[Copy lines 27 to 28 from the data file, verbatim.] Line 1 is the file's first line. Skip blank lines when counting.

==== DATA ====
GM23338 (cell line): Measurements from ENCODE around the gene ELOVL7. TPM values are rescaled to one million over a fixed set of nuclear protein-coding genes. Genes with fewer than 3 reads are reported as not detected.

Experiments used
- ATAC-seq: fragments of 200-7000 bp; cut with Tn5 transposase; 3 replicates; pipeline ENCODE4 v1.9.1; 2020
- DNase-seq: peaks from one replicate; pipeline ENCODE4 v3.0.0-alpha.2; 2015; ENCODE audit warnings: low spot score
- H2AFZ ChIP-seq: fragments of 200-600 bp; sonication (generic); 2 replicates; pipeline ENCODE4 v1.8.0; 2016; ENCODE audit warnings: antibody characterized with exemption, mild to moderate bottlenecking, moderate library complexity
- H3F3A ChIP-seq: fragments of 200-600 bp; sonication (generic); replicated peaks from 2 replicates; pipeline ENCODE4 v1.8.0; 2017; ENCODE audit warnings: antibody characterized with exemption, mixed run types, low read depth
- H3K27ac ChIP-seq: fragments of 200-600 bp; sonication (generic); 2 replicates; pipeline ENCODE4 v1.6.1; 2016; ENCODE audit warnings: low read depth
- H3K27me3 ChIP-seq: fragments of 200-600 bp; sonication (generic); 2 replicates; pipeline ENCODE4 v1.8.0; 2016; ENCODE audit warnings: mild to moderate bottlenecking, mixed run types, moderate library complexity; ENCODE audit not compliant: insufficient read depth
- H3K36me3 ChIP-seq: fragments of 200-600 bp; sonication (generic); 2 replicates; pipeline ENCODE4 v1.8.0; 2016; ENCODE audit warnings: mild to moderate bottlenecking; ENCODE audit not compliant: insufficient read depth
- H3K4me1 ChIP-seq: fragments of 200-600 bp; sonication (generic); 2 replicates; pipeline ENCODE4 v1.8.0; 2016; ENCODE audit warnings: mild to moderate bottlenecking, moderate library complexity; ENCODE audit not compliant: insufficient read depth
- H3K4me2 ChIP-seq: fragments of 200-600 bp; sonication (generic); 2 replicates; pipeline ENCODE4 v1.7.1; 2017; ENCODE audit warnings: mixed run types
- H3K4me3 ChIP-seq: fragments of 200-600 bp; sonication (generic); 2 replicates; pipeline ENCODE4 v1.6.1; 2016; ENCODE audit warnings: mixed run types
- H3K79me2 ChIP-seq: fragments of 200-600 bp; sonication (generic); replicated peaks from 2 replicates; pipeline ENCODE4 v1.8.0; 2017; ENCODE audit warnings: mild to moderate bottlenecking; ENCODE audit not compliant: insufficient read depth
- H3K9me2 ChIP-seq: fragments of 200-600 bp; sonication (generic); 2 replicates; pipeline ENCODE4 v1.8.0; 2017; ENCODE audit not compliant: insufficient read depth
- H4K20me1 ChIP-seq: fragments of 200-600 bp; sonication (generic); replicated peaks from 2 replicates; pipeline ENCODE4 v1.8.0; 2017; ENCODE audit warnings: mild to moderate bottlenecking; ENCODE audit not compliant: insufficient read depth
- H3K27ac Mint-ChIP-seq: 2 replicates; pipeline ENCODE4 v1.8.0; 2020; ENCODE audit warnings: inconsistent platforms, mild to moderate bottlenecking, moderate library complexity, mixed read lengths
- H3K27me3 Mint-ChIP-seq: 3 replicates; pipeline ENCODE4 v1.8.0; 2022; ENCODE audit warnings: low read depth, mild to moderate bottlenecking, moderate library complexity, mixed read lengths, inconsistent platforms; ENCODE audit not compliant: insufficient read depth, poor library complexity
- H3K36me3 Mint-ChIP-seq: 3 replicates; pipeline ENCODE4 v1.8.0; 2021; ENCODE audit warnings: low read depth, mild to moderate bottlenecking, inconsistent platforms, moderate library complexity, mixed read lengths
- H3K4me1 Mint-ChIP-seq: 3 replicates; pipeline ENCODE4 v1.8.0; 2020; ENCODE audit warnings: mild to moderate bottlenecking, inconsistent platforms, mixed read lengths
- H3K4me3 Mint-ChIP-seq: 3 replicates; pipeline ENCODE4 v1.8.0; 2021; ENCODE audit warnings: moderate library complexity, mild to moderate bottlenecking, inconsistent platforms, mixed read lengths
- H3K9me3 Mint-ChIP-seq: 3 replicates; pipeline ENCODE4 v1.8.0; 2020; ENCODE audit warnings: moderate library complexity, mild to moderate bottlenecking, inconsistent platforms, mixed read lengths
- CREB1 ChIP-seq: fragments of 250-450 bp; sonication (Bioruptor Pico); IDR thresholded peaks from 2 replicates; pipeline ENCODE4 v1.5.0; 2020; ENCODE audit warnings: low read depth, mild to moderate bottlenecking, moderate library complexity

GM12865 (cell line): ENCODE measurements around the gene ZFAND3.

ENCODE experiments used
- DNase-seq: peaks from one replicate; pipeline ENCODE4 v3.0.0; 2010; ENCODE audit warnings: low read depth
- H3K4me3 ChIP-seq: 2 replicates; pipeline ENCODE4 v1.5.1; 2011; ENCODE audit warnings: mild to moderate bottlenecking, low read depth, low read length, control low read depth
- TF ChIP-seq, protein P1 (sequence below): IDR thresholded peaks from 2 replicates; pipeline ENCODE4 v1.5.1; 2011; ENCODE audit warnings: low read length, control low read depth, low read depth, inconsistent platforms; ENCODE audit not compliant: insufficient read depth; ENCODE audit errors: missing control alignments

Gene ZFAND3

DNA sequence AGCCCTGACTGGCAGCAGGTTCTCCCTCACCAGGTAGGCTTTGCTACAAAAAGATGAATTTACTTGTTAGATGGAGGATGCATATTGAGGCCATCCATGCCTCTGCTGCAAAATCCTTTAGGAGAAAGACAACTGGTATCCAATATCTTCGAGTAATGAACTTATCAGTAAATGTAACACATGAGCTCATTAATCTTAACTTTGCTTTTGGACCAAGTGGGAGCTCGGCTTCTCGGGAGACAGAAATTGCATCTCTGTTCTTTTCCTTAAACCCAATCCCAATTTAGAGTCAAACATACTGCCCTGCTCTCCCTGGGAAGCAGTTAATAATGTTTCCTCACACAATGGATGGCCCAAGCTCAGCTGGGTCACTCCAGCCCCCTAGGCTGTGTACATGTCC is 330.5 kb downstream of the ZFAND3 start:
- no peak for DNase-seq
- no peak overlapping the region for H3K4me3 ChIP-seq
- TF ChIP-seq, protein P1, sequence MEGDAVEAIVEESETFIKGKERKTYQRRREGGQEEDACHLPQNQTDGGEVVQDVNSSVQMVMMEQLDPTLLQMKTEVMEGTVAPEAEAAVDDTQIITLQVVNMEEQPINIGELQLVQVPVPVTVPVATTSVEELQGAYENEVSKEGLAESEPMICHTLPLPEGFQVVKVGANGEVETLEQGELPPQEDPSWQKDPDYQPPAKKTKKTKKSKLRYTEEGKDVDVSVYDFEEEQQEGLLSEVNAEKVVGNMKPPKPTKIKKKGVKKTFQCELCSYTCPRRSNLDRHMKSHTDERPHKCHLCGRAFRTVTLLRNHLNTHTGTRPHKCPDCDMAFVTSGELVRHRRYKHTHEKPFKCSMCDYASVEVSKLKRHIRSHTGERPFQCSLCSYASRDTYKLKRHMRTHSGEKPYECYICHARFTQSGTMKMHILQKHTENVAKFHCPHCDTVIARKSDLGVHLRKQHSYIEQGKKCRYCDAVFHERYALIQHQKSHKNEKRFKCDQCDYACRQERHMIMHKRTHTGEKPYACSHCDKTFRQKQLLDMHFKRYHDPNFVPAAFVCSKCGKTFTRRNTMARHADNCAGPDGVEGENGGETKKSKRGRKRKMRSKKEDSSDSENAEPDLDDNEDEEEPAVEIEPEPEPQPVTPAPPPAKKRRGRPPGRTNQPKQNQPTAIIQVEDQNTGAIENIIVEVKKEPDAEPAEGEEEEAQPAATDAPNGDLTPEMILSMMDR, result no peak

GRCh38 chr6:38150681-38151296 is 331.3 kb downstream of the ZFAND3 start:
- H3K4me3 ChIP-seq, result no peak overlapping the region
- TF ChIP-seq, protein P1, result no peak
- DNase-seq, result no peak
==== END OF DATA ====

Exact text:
- TF ChIP-seq, protein P1 (sequence below): IDR thresholded peaks from 2 replicates; pipeline ENCODE4 v1.5.1; 2011; ENCODE audit warnings: low read length, control low read depth, low read depth, inconsistent platforms; ENCODE audit not compliant: insufficient read depth; ENCODE audit errors: missing control alignments

Gene ZFAND3